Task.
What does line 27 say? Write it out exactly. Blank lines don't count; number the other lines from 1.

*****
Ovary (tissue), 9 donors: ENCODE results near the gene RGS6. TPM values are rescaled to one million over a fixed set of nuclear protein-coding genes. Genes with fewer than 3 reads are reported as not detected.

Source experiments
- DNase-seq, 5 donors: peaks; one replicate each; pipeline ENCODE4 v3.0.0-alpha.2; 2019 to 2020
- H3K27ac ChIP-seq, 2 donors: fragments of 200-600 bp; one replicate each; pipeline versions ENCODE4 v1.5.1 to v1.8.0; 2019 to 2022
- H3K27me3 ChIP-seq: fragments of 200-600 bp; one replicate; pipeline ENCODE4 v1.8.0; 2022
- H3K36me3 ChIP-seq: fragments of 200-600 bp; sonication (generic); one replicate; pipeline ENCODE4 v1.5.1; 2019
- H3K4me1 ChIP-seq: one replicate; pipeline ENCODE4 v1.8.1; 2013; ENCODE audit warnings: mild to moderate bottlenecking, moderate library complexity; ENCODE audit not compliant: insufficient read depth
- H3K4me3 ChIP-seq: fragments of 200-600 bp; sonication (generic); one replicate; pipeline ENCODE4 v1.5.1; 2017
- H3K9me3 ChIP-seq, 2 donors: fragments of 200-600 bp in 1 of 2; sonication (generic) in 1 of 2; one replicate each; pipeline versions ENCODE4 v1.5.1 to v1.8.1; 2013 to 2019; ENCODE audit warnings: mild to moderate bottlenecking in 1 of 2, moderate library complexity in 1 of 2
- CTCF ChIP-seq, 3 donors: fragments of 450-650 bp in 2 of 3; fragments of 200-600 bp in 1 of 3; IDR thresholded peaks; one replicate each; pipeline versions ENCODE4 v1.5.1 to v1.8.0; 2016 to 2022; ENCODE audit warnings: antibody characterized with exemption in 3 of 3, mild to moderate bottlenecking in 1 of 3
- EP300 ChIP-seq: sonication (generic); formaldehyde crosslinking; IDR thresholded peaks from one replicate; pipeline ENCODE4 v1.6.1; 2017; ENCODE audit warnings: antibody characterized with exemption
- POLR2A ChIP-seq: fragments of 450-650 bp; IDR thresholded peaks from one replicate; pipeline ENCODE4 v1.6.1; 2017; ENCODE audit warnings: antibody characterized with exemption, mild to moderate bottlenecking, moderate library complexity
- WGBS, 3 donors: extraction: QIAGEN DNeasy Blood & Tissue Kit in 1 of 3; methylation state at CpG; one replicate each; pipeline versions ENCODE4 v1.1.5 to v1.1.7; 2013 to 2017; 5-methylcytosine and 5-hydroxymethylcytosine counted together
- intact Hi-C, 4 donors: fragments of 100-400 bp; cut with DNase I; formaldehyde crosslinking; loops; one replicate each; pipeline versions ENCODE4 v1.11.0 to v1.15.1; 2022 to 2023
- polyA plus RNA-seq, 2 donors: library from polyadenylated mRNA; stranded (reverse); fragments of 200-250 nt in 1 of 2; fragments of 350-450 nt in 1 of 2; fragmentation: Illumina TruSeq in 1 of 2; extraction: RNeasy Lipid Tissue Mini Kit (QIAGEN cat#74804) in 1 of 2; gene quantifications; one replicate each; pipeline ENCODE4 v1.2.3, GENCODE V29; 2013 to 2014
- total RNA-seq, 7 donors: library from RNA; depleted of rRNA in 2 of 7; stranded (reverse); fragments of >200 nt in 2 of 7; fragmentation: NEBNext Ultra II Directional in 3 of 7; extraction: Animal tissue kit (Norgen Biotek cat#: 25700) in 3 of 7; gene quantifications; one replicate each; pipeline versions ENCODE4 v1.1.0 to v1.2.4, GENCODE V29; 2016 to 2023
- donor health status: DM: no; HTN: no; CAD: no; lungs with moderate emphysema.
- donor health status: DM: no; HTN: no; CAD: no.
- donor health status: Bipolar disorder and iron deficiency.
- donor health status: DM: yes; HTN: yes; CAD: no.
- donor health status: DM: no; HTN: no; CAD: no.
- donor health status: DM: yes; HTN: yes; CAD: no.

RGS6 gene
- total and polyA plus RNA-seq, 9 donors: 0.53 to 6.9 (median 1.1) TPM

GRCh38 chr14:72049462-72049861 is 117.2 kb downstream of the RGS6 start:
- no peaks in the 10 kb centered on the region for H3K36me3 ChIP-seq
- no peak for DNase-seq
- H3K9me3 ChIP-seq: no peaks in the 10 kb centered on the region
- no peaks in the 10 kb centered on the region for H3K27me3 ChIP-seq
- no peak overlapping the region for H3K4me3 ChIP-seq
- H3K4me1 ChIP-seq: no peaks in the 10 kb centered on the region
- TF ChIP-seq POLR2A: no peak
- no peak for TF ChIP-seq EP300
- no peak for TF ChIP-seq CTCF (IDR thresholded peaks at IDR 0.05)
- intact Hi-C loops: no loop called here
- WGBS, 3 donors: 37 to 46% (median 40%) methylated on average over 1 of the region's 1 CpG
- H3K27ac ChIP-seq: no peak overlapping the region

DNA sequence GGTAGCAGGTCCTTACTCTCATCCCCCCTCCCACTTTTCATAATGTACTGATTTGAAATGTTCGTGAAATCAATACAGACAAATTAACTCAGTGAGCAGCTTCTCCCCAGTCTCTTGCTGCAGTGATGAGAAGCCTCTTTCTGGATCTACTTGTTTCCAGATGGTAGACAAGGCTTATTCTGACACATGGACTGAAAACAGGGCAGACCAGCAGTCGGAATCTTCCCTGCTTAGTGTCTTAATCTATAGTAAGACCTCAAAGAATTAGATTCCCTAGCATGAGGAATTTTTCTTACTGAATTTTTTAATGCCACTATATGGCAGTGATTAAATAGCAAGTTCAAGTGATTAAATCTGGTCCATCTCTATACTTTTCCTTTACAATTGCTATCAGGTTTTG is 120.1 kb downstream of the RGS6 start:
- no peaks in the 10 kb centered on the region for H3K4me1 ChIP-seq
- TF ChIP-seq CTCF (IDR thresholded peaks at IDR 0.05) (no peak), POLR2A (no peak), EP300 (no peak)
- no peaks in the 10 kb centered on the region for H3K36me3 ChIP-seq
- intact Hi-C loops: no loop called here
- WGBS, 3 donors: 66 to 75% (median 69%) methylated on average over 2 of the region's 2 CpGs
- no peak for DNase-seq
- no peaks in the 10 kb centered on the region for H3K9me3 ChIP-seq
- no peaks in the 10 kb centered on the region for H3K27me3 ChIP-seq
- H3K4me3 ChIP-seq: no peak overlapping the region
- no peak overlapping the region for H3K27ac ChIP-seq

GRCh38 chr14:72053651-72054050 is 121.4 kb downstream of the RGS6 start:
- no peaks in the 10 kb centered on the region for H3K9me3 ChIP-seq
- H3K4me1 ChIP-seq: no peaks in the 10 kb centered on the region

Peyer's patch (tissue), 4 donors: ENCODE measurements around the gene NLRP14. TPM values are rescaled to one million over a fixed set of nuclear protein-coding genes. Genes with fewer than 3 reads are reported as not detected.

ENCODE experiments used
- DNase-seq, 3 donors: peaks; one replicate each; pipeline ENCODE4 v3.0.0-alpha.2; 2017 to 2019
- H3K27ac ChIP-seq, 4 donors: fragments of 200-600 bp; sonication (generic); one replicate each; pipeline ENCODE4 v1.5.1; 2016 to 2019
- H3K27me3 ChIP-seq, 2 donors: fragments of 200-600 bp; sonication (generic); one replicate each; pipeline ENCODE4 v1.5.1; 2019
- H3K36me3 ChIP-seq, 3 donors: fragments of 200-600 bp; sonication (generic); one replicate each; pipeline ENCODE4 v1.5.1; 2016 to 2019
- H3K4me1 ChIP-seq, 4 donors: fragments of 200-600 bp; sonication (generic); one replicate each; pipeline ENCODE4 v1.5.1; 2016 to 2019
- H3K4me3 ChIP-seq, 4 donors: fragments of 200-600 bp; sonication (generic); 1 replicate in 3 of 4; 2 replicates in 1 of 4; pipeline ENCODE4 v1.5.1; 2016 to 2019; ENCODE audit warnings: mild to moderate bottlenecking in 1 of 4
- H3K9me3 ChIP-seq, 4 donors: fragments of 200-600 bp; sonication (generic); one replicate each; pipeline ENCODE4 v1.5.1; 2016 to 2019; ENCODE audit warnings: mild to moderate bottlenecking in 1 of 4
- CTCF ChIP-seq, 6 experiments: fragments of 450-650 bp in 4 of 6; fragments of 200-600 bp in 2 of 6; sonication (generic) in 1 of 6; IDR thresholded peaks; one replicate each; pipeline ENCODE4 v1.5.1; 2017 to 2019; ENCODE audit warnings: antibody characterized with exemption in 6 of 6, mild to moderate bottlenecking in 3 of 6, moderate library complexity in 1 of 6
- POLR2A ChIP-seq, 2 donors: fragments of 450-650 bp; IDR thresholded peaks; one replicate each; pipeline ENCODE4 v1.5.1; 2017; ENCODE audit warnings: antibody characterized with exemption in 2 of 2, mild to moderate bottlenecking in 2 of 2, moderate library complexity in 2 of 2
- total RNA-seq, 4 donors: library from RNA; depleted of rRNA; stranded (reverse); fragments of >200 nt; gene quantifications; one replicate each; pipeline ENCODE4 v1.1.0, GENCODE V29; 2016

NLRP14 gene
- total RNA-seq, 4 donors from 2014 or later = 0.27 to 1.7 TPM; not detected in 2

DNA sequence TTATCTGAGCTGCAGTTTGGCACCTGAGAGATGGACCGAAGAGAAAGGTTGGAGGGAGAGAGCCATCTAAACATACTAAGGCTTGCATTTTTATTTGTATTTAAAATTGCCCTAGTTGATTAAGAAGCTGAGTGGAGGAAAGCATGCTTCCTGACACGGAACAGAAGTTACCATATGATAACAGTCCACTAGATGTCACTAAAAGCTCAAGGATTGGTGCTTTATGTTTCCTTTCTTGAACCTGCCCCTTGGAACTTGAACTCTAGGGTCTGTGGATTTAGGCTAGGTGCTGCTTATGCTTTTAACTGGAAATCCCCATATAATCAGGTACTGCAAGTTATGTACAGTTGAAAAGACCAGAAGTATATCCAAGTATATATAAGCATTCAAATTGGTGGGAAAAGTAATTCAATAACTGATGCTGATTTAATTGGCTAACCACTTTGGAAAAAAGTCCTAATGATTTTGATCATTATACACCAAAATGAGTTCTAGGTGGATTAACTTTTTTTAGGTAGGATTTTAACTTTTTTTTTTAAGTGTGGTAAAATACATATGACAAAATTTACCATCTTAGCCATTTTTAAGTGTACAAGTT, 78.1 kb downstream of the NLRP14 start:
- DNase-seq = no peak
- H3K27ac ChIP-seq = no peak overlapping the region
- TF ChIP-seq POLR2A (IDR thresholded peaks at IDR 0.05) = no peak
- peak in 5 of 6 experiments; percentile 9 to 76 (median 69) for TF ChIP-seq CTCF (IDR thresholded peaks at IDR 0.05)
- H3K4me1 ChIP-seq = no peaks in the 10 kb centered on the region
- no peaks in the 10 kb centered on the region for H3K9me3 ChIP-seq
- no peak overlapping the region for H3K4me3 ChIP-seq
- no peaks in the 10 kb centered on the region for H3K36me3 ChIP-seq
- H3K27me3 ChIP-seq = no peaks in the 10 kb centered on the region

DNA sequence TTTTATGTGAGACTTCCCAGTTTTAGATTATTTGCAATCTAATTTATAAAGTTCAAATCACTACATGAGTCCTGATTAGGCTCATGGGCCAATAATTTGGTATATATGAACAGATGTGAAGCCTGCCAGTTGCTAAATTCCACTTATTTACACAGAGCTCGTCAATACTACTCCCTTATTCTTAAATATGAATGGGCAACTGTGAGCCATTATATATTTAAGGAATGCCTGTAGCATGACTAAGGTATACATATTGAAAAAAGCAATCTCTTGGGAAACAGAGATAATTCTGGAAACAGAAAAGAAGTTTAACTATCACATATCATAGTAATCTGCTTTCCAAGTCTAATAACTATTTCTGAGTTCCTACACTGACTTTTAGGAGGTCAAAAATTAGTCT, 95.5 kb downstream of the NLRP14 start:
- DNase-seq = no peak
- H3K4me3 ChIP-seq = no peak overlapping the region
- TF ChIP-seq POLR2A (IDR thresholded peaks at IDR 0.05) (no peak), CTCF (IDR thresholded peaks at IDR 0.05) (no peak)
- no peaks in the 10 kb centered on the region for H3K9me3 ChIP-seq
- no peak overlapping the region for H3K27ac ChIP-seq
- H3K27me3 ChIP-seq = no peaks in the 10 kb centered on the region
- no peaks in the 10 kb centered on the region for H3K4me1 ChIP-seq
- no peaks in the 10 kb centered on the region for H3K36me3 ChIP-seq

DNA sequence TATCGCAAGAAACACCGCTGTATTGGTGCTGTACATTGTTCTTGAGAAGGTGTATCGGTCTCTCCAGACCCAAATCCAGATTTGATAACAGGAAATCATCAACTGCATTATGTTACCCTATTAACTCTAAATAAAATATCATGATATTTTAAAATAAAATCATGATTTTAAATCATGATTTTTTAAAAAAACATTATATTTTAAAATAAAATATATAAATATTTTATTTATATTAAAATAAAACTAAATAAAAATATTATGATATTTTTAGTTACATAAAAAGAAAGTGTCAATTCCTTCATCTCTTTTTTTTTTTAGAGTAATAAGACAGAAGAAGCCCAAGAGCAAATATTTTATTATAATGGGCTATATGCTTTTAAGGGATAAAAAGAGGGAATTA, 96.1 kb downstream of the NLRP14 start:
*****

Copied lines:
- no peak for DNase-seq